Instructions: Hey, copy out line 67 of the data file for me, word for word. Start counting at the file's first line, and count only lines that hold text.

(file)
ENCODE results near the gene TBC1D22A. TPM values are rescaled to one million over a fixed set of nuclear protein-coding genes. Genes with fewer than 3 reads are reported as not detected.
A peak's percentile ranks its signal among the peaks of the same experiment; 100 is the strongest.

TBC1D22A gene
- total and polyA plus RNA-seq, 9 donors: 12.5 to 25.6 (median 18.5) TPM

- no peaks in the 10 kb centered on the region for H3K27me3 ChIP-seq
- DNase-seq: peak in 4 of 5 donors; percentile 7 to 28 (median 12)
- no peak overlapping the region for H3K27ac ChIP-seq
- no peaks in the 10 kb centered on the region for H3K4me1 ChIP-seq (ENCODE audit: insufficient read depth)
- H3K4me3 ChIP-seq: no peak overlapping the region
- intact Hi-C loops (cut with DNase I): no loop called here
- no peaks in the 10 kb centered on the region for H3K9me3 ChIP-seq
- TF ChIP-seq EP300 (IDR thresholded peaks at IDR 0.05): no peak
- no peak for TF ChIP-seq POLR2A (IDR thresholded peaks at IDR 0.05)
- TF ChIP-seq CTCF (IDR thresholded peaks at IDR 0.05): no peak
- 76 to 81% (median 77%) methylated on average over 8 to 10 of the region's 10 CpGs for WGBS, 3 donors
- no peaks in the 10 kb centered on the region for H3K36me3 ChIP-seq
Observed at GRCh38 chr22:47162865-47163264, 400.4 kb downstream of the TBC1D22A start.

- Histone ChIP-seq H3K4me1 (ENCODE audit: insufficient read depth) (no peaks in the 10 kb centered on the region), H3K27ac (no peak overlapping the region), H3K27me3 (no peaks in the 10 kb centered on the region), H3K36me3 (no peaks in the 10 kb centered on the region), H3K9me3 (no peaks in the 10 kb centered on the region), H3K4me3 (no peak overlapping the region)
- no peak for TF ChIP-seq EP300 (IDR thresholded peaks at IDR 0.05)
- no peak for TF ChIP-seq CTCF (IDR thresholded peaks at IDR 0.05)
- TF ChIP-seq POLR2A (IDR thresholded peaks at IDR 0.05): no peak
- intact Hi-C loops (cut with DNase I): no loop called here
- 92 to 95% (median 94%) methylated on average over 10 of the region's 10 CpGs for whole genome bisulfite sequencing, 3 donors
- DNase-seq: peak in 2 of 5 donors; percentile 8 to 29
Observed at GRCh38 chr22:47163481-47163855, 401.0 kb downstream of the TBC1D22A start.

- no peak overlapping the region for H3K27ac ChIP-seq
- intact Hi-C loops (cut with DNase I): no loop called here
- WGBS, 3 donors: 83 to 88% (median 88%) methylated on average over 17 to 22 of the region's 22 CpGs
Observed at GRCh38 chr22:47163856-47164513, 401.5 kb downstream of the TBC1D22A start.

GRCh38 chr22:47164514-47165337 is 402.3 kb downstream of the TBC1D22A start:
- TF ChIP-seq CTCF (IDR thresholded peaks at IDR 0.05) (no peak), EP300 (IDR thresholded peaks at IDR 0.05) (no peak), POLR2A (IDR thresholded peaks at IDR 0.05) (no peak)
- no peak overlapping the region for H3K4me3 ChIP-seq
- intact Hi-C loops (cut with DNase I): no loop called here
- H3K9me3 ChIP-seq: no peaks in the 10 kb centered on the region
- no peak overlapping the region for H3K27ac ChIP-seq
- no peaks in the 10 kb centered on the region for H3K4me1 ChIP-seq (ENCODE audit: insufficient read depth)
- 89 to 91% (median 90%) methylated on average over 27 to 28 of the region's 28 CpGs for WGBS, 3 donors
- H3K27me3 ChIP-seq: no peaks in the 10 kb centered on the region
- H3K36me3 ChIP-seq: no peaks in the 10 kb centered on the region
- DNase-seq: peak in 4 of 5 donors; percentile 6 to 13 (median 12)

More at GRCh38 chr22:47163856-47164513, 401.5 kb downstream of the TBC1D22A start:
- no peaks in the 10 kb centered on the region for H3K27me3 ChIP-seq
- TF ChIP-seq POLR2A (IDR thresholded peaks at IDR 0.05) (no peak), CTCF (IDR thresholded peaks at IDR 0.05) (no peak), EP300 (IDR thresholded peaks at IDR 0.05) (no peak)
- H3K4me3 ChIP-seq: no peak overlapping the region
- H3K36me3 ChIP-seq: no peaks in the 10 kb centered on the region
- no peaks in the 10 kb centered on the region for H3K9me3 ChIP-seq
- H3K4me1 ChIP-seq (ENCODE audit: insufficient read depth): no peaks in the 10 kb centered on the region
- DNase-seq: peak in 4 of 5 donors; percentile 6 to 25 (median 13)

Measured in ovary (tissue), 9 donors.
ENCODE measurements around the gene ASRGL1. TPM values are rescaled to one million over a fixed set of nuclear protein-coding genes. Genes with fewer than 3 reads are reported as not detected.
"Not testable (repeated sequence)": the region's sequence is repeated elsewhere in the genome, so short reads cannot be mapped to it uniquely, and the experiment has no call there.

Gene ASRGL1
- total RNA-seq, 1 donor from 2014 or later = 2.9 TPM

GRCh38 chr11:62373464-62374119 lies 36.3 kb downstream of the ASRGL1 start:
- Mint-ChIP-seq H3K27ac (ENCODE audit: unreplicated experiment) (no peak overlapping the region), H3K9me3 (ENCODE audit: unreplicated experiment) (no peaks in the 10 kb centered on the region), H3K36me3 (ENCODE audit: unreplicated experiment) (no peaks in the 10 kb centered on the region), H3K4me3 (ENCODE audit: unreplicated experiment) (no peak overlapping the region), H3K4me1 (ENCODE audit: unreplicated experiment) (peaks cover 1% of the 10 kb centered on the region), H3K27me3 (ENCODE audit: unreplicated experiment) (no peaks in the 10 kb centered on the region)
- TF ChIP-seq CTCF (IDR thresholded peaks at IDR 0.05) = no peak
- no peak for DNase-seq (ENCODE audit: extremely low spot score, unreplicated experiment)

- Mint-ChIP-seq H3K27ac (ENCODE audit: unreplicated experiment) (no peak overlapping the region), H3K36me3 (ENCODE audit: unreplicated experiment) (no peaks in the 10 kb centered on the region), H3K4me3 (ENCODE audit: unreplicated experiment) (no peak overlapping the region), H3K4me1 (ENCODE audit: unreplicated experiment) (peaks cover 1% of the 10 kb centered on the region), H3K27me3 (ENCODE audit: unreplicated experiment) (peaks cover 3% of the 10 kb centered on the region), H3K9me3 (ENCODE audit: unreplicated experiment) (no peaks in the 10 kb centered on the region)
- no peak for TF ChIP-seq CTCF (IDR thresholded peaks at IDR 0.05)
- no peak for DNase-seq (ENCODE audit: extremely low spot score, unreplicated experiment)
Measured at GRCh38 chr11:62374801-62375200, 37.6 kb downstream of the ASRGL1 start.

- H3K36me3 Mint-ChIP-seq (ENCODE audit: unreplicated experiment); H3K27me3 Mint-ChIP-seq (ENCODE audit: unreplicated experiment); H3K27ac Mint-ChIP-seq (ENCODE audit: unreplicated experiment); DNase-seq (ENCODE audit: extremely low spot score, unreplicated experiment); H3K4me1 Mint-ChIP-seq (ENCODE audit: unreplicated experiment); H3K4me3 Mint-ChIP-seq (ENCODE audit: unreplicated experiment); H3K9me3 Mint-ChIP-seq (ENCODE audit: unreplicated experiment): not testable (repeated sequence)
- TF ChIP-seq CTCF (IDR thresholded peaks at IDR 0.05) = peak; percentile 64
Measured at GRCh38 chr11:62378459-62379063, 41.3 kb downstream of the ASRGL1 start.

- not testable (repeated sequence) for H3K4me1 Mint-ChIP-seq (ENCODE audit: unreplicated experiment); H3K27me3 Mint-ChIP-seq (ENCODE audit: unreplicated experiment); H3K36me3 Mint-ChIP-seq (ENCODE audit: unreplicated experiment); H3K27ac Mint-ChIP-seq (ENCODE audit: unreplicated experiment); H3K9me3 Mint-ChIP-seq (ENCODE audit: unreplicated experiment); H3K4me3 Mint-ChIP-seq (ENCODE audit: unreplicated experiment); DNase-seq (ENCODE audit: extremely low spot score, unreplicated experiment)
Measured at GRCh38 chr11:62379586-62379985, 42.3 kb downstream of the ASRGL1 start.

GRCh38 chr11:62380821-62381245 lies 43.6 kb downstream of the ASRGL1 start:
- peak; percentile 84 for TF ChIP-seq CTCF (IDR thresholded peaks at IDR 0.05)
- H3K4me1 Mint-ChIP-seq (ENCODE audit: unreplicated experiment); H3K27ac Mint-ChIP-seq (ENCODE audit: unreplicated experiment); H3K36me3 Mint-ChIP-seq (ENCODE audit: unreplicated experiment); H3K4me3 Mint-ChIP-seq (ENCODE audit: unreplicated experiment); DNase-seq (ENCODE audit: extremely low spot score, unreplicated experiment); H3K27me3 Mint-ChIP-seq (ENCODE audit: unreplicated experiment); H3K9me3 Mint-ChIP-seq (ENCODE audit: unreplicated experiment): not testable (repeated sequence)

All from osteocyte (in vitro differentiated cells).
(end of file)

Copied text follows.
GRCh38 chr11:62380821-62381245 lies 43.6 kb downstream of the ASRGL1 start: